Self-assembly of drug,polymer complexes: A spontaneous nanoencapsulation process monitored by atomic force microscopy,

    JOURNAL OF PHARMACEUTICAL SCIENCES, Issue 1 2003
    Mireia Oliva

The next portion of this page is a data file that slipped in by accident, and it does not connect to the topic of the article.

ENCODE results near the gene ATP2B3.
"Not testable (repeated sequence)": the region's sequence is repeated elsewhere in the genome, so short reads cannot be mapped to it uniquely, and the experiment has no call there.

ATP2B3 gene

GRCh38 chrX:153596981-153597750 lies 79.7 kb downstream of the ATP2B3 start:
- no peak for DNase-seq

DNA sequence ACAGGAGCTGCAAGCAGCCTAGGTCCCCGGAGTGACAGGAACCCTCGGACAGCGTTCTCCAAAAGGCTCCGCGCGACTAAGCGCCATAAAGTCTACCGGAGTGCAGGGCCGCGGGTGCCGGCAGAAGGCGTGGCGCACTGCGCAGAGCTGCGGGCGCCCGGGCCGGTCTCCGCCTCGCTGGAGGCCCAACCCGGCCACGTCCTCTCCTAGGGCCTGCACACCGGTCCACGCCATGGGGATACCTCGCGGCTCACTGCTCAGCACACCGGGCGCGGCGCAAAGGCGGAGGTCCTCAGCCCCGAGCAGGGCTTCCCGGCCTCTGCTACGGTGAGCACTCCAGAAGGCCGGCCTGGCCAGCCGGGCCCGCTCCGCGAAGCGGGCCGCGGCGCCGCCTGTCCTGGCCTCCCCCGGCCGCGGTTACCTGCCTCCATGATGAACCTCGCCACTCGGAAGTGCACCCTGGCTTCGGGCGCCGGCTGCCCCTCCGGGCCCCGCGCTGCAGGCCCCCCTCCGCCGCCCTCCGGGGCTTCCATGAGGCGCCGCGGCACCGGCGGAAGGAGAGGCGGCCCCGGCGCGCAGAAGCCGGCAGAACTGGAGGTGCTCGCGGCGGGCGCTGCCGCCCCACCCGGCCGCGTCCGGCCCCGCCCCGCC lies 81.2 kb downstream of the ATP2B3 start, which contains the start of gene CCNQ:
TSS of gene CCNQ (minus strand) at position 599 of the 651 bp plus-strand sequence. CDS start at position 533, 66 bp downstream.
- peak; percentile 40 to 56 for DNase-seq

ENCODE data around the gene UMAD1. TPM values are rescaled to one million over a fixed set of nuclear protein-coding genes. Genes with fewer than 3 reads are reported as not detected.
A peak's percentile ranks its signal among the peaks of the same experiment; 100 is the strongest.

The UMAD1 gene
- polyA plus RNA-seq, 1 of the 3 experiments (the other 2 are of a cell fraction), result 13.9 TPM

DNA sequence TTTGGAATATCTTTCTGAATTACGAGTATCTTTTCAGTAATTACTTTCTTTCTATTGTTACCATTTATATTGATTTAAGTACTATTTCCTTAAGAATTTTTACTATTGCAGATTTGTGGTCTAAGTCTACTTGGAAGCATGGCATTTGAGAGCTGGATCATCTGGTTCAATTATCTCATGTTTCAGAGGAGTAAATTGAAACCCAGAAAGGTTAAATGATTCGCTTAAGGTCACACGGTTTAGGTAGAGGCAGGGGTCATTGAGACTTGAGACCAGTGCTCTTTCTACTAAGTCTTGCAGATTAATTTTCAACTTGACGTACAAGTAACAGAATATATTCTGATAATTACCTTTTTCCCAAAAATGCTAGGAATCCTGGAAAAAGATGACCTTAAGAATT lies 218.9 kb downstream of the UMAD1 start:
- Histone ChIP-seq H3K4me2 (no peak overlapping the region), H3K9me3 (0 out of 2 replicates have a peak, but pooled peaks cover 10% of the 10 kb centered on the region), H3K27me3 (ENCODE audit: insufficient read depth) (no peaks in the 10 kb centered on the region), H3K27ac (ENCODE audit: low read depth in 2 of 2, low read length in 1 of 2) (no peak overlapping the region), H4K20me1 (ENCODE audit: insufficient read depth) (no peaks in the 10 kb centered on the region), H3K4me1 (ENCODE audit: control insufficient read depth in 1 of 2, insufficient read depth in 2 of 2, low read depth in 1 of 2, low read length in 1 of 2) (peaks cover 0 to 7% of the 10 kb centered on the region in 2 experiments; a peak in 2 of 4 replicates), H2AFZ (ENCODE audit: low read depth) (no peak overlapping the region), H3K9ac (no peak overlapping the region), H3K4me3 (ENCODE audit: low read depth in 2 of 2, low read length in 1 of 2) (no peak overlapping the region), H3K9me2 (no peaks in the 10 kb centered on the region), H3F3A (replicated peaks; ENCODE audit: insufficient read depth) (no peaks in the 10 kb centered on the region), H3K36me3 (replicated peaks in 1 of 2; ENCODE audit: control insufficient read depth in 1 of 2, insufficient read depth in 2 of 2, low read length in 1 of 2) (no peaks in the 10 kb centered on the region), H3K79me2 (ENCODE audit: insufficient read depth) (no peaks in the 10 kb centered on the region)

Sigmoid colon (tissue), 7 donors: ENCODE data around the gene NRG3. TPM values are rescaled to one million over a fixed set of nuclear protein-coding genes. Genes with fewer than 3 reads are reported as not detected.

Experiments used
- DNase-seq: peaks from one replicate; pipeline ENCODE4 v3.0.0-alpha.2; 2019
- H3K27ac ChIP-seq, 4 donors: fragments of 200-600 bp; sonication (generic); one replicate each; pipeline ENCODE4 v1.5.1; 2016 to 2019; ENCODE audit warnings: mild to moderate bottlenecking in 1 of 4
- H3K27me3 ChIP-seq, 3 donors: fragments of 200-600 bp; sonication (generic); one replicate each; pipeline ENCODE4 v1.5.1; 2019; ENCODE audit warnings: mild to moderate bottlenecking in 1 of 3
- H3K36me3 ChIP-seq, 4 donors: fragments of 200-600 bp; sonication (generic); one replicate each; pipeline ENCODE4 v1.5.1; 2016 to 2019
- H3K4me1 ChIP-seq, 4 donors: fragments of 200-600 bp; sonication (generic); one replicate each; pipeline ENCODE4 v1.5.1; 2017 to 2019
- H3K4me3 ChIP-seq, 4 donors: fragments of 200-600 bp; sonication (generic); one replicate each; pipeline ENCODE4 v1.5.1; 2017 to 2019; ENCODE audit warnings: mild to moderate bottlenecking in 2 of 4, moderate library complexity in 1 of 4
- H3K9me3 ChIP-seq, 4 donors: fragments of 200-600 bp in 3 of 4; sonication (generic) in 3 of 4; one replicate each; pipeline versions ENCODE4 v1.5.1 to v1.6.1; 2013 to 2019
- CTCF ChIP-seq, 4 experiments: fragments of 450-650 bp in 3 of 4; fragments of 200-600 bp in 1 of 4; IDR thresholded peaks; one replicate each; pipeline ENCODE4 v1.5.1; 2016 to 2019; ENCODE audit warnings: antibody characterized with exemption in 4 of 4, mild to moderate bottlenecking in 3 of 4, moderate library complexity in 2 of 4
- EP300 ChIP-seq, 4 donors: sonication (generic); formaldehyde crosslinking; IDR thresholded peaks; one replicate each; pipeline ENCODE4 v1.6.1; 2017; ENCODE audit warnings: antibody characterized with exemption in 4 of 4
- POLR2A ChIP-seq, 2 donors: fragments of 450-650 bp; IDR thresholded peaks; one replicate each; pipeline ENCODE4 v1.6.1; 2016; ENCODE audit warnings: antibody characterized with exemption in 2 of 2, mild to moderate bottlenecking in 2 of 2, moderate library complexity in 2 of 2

Abstract Since hydrophilic matrices were proposed for controlled drug delivery, many polymeric excipients have been studied to make drug release fit the desired profiles. It has been pointed out that ,-carrageenan, a sulfated polymer from algae, can suitably control the release rate of basic drugs from hydrophilic matrices. Furthermore, the relevance of hydrophobic interactions in drug,polymer aqueous systems has already been demonstrated, although no references to morphological features as well as to the kinetics of the interaction complexes formation have been published to date. In this work, we propose a method to monitor the topographical evolution of the interaction between ,-carrageenan and dexchlorpheniramine maleate, in order to determine how the release profiles can be so easily controlled. For this purpose, solutions of both polymer and drug were prepared at very low concentration. Solutions were mixed and small volumes were taken every hour for over a period of 24 h and subsequently analyzed. The characterization technique used, atomic force microscopy, provides a high resolution, allowing plotting of three-dimensional images of the sample morphology within the nanometric scale. The results demonstrate that ,-carrageenan is able to nanoencapsulate spontaneously dexchlorpheniramine maleate molecules, which offers the possibility of controlling the release rate of the drug with no need of complex technological processes. Moreover, this work demonstrates the suitability of atomic force microscopy for the specific case of the on-time monitoring of interaction processes that occur in pharmaceutical systems. © 2002 Wiley-Liss, Inc. and the American Pharmaceutical Association J Pharm Sci 92:77,83, 2003 [source]